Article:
Religious violence may trigger feelings of repulsion and indignation, especially in a society that encourages toleration and respect, but rejection contradicts the very principles of inclusion that define a democracy and its core moral values. How are we to think ethically about religious violence and terrorism, especially in the wake of an atrocity such as 9/11? Known for his skillful interrogation of ethical issues pertaining to religion, politics, and culture, Richard B. Miller returns to the basic tenets of liberalism to divine an ethical response to extremism. He questions how we are to think about the claims and aspirations of political religions that conflict so deeply with liberal norms and practices, and he suggests how liberal critics can speak in ways that respect cultural and religious difference. Miller explores other concerns within these investigations as well, such as the protection of human rights and a liberal democratic commitment to multicultural politics. As he relates religion and ethics, Miller casts a new screen through which we can view political religions and their moral responsibilities. His probing queries also force us to rethink our violent response to 9/11.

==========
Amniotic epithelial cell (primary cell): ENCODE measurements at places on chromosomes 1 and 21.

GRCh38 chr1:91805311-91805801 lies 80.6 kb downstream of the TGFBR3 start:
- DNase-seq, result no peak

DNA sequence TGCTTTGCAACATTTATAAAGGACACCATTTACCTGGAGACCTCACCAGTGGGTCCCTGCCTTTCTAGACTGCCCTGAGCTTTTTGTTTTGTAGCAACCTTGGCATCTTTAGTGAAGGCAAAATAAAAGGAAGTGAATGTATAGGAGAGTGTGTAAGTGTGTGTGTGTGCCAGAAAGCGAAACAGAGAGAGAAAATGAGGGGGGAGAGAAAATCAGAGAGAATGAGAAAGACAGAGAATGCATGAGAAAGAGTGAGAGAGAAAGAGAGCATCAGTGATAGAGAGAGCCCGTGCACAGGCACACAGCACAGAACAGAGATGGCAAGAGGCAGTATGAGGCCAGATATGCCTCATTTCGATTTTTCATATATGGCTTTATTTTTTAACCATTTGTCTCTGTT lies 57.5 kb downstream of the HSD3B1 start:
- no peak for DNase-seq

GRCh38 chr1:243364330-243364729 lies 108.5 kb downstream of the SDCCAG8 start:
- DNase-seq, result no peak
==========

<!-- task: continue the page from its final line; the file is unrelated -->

- Publication Date:
- 22 / 09 / 2010